Touching A Land Mine With A Barge Pole

Also known as ignoring the warning bells and the voices in your head.

We have all done it at some stage of our lives, but I address myself to those who have not quite reached that stage. Unlike Wells Fargo, this stage doesn’t have a guard with a shotgun on the front seat.

We will all encounter situations where there is a little internal voice – or a faint hint – that tells us to back away. To avoid engaging. To be quiet and do it quickly. If we are intelligent, we listen to those voices. There may also be tiny silver bells, or submarine diving klaxons. In any case they invite us to heed and hold off. And how often have we ignored them…and ploughed ahead to disaster.

I can think of a dozen times when discretion would have been the better part of valour and disinterest the better part of friendship. Yet I only acceded to the call of wisdom in half of the cases – and got 6 bruises for the other half. I’ve lost money, friends, reputation, goods, and self-esteem by barging wildly into situations that needed me to be somewhere else.

This was bad news for me over the years, but fortunately each mental scar has the decency to throb in wet weather and remind me of itself – and I have gotten old enough to take lessons from my own past. I may not remember dates of battles won, but I do remember defeats. Each one has helped me far more than the victories.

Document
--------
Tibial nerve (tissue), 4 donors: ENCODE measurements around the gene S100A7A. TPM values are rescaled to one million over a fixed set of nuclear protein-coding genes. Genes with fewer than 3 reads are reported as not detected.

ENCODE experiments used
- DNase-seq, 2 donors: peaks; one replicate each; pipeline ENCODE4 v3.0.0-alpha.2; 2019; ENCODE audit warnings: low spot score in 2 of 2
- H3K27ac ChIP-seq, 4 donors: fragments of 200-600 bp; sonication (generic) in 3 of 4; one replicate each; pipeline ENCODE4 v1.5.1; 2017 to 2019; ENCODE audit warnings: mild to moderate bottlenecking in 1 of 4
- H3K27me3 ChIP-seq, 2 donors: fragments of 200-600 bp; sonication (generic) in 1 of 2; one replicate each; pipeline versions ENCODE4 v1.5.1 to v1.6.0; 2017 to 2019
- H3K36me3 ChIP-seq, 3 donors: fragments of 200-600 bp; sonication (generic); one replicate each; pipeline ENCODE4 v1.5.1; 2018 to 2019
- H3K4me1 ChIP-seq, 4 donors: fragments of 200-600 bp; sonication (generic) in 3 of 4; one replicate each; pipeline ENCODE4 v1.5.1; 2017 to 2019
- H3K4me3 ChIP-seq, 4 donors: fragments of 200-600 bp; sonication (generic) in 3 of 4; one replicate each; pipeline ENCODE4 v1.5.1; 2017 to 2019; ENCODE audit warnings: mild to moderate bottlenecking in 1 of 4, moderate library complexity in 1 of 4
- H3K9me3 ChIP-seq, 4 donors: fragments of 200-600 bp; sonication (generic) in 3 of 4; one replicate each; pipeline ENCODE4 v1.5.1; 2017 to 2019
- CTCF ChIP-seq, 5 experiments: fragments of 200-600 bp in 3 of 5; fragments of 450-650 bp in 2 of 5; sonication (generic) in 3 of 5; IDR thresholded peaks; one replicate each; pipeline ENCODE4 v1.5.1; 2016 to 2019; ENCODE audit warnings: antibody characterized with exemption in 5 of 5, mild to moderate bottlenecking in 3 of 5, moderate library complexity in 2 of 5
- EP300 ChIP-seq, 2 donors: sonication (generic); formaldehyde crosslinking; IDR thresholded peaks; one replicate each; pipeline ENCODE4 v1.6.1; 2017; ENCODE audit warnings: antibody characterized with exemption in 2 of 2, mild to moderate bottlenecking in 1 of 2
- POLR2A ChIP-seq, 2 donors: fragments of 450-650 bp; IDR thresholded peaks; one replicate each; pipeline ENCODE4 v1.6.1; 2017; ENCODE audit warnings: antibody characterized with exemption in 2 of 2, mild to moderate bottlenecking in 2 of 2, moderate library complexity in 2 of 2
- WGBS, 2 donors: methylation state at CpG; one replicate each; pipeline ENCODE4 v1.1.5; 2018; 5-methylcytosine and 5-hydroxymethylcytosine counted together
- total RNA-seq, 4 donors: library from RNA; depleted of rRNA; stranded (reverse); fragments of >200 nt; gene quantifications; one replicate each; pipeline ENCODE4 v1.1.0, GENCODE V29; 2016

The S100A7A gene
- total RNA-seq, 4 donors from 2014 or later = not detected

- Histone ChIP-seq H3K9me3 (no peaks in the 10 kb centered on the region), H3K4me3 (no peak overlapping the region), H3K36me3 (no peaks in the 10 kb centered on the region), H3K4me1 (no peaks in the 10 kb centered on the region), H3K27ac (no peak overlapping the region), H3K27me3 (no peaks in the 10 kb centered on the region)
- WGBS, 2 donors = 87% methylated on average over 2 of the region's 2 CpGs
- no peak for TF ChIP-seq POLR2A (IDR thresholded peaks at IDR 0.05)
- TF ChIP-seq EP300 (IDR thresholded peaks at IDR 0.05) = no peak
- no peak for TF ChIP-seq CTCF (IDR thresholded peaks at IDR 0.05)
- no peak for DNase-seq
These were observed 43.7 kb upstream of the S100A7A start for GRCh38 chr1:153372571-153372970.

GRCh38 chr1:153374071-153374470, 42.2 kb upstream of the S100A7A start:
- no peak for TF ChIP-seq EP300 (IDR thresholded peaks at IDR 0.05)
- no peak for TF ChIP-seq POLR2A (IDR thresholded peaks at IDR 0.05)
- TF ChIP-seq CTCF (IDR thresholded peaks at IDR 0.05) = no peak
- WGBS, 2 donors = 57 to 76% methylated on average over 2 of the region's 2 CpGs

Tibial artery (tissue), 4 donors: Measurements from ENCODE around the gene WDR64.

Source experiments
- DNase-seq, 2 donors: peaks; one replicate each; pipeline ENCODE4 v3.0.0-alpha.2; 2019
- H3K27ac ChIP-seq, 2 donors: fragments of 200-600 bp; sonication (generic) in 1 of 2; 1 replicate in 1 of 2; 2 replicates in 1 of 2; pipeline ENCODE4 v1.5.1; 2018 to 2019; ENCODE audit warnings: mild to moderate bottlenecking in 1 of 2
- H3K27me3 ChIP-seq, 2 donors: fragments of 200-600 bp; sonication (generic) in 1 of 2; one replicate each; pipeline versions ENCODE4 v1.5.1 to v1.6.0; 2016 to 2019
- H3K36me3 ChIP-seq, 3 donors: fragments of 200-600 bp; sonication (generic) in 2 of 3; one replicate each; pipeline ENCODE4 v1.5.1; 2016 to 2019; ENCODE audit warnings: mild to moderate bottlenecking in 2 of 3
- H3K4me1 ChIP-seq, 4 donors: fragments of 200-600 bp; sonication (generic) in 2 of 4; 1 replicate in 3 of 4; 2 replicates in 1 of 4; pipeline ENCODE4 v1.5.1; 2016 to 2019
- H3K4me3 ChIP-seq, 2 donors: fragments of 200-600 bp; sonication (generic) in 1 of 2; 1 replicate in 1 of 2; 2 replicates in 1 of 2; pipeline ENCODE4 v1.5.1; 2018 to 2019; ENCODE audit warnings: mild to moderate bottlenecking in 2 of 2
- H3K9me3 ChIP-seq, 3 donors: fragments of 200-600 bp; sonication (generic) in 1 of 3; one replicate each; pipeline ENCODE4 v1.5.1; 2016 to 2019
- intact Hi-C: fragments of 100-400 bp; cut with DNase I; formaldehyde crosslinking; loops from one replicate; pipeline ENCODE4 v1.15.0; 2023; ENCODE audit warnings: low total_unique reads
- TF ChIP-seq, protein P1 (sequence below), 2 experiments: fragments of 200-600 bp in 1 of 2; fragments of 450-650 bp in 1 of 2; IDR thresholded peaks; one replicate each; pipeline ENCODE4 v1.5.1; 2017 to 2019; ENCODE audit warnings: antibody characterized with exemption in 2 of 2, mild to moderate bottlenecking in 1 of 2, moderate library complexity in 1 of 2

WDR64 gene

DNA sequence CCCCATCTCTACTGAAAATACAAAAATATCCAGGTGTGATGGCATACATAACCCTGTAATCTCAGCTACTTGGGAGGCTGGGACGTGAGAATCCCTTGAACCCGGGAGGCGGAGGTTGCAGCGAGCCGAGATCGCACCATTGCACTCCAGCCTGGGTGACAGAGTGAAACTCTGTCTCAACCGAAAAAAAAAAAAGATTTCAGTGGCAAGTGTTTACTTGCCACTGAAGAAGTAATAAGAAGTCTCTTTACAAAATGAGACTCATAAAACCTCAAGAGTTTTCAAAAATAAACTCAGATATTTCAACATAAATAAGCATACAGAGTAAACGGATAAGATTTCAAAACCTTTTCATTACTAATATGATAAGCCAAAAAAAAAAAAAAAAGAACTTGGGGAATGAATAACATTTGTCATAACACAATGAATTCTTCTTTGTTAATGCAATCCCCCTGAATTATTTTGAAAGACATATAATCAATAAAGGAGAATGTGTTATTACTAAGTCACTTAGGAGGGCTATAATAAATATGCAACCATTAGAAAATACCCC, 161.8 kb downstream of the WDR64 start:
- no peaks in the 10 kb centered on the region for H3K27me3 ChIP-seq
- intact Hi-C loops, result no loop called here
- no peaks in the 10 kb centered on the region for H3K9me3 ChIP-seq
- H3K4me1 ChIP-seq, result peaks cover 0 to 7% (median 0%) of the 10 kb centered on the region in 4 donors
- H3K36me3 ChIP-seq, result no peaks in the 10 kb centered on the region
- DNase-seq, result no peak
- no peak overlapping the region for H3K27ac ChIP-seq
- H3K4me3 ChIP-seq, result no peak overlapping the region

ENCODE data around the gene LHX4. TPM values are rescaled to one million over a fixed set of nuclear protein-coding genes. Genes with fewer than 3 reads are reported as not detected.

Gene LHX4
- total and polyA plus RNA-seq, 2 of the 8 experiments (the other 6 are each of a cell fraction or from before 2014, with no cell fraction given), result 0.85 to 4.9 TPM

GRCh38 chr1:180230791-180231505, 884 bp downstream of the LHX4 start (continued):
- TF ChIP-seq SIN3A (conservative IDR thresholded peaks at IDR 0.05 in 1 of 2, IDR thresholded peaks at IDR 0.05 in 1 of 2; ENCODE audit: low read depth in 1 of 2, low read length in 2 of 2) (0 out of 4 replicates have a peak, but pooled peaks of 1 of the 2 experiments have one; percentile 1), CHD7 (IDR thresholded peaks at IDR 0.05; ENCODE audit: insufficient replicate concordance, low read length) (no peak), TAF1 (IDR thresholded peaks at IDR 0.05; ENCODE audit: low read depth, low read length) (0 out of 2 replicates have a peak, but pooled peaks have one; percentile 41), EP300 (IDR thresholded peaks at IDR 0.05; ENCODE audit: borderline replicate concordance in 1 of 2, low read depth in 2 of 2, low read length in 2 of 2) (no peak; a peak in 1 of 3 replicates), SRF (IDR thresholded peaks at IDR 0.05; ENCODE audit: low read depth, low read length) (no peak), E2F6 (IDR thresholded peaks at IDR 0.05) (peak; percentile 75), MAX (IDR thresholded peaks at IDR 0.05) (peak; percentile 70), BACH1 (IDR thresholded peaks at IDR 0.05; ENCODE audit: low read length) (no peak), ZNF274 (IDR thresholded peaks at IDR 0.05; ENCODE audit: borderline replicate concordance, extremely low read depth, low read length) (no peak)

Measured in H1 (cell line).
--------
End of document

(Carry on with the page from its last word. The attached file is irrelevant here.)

I recently had an opportunity to step into the breach and ” do the right thing ” and cover myself with self-love…and I looked at the ceiling and walked on by. I also deliberately avoided doing bad things to good people and/or becoming a living saint. And I think I shall be much happier in all cases for it. I know how quickly good works can turn into bad times.

Land mines blast far further than barge poles can reach.

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” How Do You Know That I Don’t Know What You Ought To Know That I Found Out? “

” There. Hah ! You can’t answer that, can you? ”

Well, no I can’t. I don’t even understand the question, let alone any answer. I lost traction at the second ” Don’t ” and slid off the road. As it is, I don’t think I’ll get back up – just let me lie here for a awhile.

This sort of rhetoric is all too common in the criminal worlds of marriage, CNN news reports, and Senate Enquiries. It starts off with the determination to accuse, then confuse, and then finishes by refusing to be defused. It’s like a German bomb at the bottom of the garden – you know it’s deadly and you don’t want to go anywhere near it – but the privy is right next door and eventually you’re going to have to pee…

As a younger person I was fearful – and when I was a student, a junior practitioner, or a shop employee, I always felt at such a social disadvantage that any sort of bullying like this always succeeded. I was always flustered. I was always defensive. I played right into the hands and wandered right across the sights of anyone who wanted to set one of these things up.

Now I am older, retired, and irresponsible. You may think that I should have phrased that last bit differently – that I should have written something about having fewer responsibilities. Possibly. That, too, But I’ll stick with irresponsible because I know me very well.